[LEAPSECS] Bloomberg announced its smear

Michael Shields mshields at google.com
Thu Sep 29 15:05:16 EDT 2016

The cosine smear might be better for leap-naïve clients that have to
recognize and adapt to the frequency change, but the linear smear also
seems to work well for this if the period is long enough.  The simpler
smear is great for leap-aware clients who must present a POSIX API.  A
client that knows about the upcoming leap, either from NTP's leap
indicator bits or from a leap second file, can use the kernel
timekeeping knobs to slew the clock in a coordinated way instead of a
reactive way.

On Thu, Sep 29, 2016 at 12:34 AM, Martin Burnicki
<martin.burnicki at burnicki.net> wrote:
> Harlan,
> Harlan Stenn wrote:
>> Martin,
>> Cosine smearing might need to be a choice.  It's harder to track the
>> leap second if you get a sample during when both phase and frequency are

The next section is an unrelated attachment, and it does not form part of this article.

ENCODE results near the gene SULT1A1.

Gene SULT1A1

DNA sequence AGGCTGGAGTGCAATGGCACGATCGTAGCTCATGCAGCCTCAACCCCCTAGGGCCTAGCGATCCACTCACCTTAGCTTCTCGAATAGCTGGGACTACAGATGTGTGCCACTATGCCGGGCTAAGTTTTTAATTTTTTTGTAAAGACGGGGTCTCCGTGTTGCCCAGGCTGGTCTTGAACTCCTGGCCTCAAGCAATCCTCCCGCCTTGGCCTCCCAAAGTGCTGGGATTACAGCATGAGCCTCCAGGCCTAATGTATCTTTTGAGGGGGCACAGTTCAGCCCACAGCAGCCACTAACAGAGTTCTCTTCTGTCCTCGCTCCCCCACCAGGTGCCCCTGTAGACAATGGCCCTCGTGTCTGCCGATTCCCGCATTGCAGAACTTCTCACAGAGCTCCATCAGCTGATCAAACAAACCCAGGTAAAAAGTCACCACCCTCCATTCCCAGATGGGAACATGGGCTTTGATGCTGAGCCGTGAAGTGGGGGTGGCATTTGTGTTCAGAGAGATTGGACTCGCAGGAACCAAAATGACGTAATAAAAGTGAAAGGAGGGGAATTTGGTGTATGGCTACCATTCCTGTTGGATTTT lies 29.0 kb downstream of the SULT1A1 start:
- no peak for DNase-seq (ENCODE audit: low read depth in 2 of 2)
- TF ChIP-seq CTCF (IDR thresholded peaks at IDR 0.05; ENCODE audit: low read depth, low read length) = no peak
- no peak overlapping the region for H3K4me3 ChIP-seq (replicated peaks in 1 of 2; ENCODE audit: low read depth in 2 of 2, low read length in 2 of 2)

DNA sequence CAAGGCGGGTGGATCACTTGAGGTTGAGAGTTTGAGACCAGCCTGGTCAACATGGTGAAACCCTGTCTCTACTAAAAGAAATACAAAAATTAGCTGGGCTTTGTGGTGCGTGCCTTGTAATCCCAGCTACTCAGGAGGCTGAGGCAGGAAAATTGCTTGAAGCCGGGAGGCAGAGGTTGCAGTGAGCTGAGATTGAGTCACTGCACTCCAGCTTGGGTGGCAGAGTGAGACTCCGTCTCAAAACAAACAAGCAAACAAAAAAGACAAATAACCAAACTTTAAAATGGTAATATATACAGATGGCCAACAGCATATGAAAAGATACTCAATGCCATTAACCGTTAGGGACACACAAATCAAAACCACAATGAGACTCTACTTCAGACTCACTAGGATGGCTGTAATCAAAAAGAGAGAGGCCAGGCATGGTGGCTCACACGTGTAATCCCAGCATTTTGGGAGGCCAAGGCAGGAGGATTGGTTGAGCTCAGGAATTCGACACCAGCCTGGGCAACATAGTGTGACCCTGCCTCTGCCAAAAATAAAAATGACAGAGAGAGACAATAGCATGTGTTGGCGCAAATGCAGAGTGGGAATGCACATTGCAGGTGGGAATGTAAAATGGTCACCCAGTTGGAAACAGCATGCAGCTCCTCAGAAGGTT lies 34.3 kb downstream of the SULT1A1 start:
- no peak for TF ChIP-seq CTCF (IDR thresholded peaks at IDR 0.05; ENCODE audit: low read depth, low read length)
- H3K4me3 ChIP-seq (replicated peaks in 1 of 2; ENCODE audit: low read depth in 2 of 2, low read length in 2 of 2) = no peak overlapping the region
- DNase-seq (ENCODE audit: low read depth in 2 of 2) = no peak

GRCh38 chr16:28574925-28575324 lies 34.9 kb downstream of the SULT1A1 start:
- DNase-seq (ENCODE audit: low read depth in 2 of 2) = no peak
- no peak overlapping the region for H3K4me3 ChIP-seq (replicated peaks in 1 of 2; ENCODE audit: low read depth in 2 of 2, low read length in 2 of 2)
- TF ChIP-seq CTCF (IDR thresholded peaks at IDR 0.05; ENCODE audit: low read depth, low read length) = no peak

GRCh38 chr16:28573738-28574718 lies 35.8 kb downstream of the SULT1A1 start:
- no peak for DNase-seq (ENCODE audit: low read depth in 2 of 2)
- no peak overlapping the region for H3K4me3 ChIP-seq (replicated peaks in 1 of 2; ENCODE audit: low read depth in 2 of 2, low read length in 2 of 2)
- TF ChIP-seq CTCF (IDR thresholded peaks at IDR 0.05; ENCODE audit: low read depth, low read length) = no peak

>> changing.
> Indeed it could be just a choice, but I think it's a very good one.
> Leap smearing in general is just a hack to workaround the limitations in
> POSIX time which can severely affect client applications, e.g. problems
> with databases when the client kernel just steps the time back by 1 s
> and thus duplicate time stamps occur.
> I agree that it would be better to have a proper solution for this
> problem, and I believe that Dave Mills' idea to stop the time during an
> inserted leap second, and increment it only by 1 LSB whenever an
> application queries the time would solve most of the problems we see.
> However, quite some time ago one of the Linux kernel developers said
> it's just much more complex (and thus more expensive, with regard to
> execution time) to implement this in the kernel.
> If all servers used by a client do the smearing in the same way then the
> NTP clients will will happily move across the leap second.
> We (Meinberg) have quite a number of customers who asked for a solution
> for problems with leap seconds, and this works very well if their
> corporate NTP servers (e.g. Meinberg LANTIME NTP servers) smear the leap
> second. Of course this is only an option if the customers applications
> can tolerate that the time is temporarily off UTC, but this is often the
> least evil.
> Martin
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